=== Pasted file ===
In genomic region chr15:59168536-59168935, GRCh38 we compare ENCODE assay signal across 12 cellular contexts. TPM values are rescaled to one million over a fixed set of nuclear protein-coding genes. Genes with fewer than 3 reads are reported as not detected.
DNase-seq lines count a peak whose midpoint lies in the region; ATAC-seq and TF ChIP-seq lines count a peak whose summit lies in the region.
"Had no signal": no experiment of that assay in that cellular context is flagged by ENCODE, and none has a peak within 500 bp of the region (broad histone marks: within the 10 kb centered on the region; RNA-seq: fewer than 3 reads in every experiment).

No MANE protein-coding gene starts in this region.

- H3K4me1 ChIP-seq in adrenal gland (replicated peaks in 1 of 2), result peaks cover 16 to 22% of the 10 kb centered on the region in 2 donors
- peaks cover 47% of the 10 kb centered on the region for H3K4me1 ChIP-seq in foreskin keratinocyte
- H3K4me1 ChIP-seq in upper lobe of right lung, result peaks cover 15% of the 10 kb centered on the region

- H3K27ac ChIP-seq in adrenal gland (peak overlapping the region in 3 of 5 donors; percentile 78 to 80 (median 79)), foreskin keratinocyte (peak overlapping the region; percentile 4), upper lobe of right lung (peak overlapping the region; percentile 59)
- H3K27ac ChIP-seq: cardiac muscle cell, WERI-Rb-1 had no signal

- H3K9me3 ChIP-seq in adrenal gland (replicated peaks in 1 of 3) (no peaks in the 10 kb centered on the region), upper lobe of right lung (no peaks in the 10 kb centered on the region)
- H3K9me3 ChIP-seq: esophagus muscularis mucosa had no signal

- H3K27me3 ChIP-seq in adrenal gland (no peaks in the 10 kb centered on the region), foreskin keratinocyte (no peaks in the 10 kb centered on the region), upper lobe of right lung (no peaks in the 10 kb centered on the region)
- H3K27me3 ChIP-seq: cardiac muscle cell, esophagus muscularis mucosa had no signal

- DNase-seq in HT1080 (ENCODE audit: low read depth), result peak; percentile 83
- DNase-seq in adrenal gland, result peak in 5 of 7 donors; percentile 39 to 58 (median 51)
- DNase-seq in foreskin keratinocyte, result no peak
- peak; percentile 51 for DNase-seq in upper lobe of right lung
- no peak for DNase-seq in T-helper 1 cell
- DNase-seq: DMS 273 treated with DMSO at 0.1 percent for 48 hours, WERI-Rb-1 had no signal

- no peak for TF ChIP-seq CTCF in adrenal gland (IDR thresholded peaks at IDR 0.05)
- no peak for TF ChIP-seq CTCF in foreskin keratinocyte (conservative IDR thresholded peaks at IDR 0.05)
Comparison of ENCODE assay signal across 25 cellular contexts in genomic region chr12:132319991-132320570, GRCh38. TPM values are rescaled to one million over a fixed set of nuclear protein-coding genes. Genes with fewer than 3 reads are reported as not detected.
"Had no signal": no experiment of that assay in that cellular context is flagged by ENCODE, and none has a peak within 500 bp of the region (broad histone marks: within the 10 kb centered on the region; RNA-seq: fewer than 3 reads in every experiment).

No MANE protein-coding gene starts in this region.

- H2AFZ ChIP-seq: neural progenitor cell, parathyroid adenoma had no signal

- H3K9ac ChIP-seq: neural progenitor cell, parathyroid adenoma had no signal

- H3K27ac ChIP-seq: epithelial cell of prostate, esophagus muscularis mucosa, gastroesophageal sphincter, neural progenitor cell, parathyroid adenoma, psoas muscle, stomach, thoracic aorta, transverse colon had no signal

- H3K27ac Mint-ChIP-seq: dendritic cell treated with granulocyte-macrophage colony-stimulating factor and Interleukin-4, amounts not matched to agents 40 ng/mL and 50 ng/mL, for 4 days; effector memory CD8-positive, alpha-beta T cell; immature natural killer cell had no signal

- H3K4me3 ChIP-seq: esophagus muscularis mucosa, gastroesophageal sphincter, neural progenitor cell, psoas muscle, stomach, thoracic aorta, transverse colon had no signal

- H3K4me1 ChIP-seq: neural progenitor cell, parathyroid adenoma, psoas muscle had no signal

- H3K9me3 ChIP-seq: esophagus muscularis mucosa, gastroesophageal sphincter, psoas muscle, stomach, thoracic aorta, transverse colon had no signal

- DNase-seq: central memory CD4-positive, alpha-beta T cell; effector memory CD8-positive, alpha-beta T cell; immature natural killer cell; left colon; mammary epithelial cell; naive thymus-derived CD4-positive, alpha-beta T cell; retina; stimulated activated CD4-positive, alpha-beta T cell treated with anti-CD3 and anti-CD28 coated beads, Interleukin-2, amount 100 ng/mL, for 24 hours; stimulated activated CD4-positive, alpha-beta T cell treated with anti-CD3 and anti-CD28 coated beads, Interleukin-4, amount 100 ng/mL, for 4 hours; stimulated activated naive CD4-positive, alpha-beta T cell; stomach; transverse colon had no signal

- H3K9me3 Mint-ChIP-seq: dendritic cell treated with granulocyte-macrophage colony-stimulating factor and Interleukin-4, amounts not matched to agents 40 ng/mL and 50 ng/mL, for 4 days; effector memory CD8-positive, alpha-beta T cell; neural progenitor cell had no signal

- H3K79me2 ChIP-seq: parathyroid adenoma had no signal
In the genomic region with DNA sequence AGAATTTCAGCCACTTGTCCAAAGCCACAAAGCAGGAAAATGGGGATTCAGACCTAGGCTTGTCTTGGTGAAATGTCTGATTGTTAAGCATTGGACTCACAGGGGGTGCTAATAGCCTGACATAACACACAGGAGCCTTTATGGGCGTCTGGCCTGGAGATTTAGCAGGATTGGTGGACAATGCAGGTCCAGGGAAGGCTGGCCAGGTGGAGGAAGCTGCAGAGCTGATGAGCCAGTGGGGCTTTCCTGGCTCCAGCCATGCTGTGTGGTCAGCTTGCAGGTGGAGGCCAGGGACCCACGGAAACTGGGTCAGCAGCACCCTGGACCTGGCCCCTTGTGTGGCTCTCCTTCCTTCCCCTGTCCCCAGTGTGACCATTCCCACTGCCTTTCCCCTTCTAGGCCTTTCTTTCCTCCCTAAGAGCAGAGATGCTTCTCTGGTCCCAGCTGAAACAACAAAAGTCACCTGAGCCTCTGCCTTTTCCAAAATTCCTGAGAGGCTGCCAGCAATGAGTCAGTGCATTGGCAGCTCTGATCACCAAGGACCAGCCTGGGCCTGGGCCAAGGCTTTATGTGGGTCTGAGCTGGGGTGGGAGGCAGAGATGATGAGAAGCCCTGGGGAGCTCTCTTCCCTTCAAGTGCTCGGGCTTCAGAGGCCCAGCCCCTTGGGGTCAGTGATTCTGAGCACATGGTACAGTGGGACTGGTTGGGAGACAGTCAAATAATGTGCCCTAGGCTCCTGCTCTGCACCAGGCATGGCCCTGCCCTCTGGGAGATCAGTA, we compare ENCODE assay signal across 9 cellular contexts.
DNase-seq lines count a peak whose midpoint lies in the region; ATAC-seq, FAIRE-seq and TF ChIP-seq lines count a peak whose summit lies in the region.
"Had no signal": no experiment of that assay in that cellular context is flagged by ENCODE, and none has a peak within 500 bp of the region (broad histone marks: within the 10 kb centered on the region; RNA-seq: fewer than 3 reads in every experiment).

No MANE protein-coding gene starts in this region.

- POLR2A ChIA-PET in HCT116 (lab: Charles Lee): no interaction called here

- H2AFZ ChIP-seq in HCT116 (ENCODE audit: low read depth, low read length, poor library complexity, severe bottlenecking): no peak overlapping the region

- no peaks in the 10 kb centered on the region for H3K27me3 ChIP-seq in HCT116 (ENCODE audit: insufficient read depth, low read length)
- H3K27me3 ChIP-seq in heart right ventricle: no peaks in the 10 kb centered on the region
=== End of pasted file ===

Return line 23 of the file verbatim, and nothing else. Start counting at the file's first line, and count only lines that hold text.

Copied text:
"Had no signal": no experiment of that assay in that cellular context is flagged by ENCODE, and none has a peak within 500 bp of the region (broad histone marks: within the 10 kb centered on the region; RNA-seq: fewer than 3 reads in every experiment).